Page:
Bright, white, clean teeth are not just healthy and aesthetically pleasing, but reflect volumes about your personality, diet and your grooming habits. However particular you are about dental care, the colour of your teeth will change with age. Habits such as smoking can discolour the shade over time, as can consumption of certain acidic foods and beverages, such as wine, coffee or certain medications. While teeth whitening agents and bleaches are commonly available over the counter, most of these are effective for surface stains only, not for deep cleaning purposes.

Teeth Whitening with Bleach 

Teeth bleaching agents are made of peroxide that can sometimes alter the colour of the teeth or not be responsive enough. Bleaching is of two types: 

  • Vital bleaching: Whitening natural teeth that are stained by food or tobacco or discoloured with age.
  • Non-vital bleaching: Whitening restored teeth that changed colour because of damage such as root canal.

It is best to consult a dentist to determine the underlying causes behind teeth discolouration to figure out which whitening agent is best suited for the desired result. If you’ve had a dental treatment, it is important to consult a dentist to remove dark stains and discolouration.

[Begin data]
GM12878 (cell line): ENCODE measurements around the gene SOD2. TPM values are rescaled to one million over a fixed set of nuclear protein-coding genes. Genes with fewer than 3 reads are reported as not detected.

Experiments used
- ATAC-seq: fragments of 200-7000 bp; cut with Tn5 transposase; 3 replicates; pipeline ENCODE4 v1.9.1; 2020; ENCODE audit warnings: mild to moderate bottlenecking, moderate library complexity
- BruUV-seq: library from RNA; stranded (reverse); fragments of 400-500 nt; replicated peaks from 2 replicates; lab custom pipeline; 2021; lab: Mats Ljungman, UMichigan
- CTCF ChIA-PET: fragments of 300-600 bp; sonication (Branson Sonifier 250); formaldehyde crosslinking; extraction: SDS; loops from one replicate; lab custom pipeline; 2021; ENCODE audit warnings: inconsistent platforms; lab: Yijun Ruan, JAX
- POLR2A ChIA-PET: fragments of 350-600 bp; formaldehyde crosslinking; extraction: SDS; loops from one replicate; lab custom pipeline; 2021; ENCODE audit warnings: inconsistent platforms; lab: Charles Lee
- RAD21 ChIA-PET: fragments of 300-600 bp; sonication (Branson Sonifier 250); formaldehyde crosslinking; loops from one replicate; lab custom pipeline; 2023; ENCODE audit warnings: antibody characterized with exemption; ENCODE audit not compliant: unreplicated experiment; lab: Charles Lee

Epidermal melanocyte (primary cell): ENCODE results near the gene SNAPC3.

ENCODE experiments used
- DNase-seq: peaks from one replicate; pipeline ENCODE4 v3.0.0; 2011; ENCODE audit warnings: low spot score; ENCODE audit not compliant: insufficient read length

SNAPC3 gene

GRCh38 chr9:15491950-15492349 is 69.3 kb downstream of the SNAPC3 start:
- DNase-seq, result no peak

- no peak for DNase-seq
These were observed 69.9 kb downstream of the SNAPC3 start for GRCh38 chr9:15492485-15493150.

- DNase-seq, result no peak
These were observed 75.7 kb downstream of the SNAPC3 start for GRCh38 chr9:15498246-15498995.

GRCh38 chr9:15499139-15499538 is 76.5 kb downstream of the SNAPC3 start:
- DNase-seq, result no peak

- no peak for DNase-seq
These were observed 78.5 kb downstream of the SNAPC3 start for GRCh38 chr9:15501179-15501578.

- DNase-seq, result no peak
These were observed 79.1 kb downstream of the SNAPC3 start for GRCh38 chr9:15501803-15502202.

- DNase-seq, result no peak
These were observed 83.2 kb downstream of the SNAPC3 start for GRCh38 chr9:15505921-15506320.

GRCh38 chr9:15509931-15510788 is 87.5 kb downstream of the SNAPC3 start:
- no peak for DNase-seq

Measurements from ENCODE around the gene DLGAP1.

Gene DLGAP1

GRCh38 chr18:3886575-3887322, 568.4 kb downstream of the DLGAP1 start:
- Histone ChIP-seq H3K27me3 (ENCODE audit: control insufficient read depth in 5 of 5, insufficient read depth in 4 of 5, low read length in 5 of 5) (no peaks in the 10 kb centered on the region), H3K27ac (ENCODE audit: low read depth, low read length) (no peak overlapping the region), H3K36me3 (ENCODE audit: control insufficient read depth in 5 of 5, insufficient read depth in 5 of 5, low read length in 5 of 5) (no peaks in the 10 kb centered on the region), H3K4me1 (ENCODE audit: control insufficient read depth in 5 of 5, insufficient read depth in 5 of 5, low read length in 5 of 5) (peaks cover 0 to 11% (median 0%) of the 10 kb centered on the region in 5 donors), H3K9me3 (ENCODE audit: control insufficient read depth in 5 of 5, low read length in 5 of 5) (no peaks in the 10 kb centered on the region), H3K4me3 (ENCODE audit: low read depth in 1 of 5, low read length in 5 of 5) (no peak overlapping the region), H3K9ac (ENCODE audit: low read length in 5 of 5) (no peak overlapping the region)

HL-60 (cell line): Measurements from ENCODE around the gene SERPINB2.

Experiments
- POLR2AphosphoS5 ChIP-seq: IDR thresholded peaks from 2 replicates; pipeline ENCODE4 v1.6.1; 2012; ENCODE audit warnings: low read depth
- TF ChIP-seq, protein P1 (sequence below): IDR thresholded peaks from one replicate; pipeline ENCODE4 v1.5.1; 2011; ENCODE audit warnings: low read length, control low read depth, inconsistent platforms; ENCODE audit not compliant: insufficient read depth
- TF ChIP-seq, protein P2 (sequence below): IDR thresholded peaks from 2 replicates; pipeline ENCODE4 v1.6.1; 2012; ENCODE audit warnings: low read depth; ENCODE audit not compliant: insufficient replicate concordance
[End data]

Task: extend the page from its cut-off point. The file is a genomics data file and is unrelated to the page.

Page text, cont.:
Please note that there is no single whitening formula for all. Suggestions can range from bleaching treatments using heat and light, custom-made mouthguards filled with bleach or cleaning teeth with toothpaste that contains bleach, but none of these guarantee permanent results. Periodic bleaching treatments are required to maintain whitened results, paying attention to safety and tooth sensitivity.

Dental whitening comes with some common myths too:

  • Some believe that it is not available for sensitive teeth
  • It can wear away tooth enamel
  • A single treatment is sufficient for permanent results
  • Whitening is not effective for dental restorations and veneers
  • Over the counter products are as effective as the ones used by a dentist

The truth is that results differ from case to case. Some whitening gels or solutions are harsher than others. Weaker compositions may be better suited for those with sensitive issues. Regarding enamel damage from whitening, one of the main reasons is a DIY experiment. It is advisable to avoid over the counter solutions and visit a professional dentist instead. High bleaching concentrations in certain products can cause erosion issues. Last, but not least, certain foods and drinks can discolour teeth just as ageing can, giving a yellowish or slightly greyish appearance. Your dentist may recommend custom whitening trays as an option to get back your bright, white smile.

What is not a myth is that teeth whitening works for natural teeth only. It does not work for veneers and restorations. If you’re in for a restoration or dental implant, your dentist will suggest going through the whitening procedure before the surgery to match the colour with the replaced tooth. 

Dr. Jason Harvey, Edmonton

Avoid over the counter options and make sure your dental health is in safe, trustworthy, and professional hands. Talk to Dr. Jason Harvey and his team about whitening your teeth and we’ll be happy to brighten up your day.